Midtown: Sports

DeCock: Leesville Road’s Murray ready to move on

After another long putt landed too far short, this time for a three-putt bogey on the par-3 12th, Grayson Murray turned his face to the sky in equal parts supplication and exasperation.

Two years ago, when he became the second-youngest player to make a cut at a Nationwide Tour event, those putts dropped for Murray at TPC Wakefield Plantation. Friday, they didn’t, and the 18-year-old missed the cut at this year’s Rex Hospital Open.

“I never really got a feel for the greens the whole week,” Murray said. “I kind of struggled with everything. It just carried over from putting to my iron game to my driver. I struggle a lot with my swing, and I’m able to still get around and score, but this week was a little different. No worries. You’re going to have bad weeks. You just don’t want them to come at times like this.”

His performance two years ago may have created unrealistic expectations for the Wake Forest-bound graduate of Leesville Road High School this week, but Murray also knows he can play better than this. He’s been working hard to get to that level, only a month away from entering summer school at Wake but already six months removed from high school.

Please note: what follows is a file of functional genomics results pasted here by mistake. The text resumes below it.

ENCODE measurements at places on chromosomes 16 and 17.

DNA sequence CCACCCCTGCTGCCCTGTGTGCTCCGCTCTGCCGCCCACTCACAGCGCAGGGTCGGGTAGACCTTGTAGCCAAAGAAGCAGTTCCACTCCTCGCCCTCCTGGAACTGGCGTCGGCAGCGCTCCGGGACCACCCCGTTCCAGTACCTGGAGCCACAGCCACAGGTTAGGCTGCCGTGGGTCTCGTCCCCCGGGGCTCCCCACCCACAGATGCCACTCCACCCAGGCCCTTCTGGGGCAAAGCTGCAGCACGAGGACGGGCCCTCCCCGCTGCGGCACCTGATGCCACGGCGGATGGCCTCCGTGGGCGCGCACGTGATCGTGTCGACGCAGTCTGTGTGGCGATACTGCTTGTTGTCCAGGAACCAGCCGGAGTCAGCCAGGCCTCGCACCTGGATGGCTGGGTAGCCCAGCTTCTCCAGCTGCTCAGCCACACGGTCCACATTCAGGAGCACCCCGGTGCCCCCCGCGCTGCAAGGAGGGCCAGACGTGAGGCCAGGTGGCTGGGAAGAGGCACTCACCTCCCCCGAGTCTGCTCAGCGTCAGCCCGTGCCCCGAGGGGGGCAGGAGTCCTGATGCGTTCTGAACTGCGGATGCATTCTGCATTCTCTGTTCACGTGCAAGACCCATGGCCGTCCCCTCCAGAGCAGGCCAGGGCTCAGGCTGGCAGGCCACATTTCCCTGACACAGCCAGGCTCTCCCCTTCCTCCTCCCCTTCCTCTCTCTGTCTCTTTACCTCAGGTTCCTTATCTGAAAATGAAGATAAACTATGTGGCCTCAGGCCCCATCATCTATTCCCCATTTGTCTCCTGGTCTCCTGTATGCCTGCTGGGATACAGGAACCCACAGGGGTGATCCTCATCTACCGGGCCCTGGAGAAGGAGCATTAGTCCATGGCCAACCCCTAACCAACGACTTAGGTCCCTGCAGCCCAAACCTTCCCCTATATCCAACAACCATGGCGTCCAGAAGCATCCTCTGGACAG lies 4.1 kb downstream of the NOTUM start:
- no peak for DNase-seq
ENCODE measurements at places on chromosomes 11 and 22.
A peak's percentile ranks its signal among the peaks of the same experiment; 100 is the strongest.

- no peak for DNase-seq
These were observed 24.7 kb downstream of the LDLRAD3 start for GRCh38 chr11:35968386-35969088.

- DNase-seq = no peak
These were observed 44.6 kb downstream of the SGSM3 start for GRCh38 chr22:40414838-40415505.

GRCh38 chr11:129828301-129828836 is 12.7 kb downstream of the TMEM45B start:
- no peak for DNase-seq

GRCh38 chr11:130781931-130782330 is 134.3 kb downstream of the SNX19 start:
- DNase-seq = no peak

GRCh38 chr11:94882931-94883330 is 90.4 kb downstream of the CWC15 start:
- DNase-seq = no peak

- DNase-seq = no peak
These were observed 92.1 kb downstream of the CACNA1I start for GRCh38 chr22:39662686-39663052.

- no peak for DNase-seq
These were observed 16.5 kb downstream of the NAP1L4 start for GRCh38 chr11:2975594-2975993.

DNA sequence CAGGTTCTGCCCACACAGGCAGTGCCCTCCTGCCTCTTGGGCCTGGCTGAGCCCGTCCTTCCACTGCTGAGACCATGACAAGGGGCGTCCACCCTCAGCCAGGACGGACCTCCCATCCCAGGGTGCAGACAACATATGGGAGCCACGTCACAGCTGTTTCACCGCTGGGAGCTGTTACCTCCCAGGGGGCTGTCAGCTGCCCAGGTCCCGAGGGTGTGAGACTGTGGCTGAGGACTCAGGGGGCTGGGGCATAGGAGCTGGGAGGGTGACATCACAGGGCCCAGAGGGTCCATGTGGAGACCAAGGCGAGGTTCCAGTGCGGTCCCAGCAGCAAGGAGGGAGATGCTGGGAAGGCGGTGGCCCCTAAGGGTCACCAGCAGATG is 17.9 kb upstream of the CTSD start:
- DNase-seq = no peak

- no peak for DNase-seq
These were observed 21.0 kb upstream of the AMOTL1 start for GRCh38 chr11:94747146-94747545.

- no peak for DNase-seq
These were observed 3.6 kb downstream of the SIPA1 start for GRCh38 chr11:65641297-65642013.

Murray graduated early so he could live with a friend in Florida and work full time on his game. He half-seriously proposed the idea to Clancy Waugh, a Wake Forest golf recruit from North Palm Beach, Fla., at the Wake Forest-Notre Dame football game last fall. But Waugh’s parents were OK with it, and so were Murray’s, so off he went.

“I lived with him for three-and-a-half, four months, working on my game,” Murray said. “Just getting up every morning and playing golf. I started thinking about it a year ago, because I was just kind of getting tired of high school.”

It’s all designed to get his game in shape for college, where he’s hoping to follow in the footsteps of Webb Simpson and Bill Haas under Wake Forest coach Jerry Haas. Len Mattiace, the PGA Tour veteran from Wake Forest, approached him on the range this week, impressed by Murray’s record in this event.

Coming home and having a couple days to work with coach Ted Kiegiel helped Murray find his swing for the 36-hole Rex Junior Invitational, winning that tournament and the exemption into the Nationwide event for the second time in three years, but even the experience of two years ago wasn’t enough to keep him going against the pros.

He opened with a 12-over 83 on Thursday and finished with a 4-over 75 on Friday, four shots ahead of the last-place finisher, 97 spots behind where he finished in 2010.

“I know I can hang with these guys,” Murray said. “I just had a bad week.”

He’ll have to step back from tournament play while he’s in summer school, so he has only a few amateur events left to play. Two of those offer the winner an invitation to the PGA Tour’s Wyndham Championship in August.

Murray has never played in a PGA Tour event, but his Nationwide Tour debut made history. Two years later, he’s ready to move on – from this week, into college, to the rest of his golf career.

“I’ve been thinking about it for a while,” Murray said. “I’ve been committed for so long, it’s just kind of dragged out. It finally hit me I only have a month, and then I’m there.”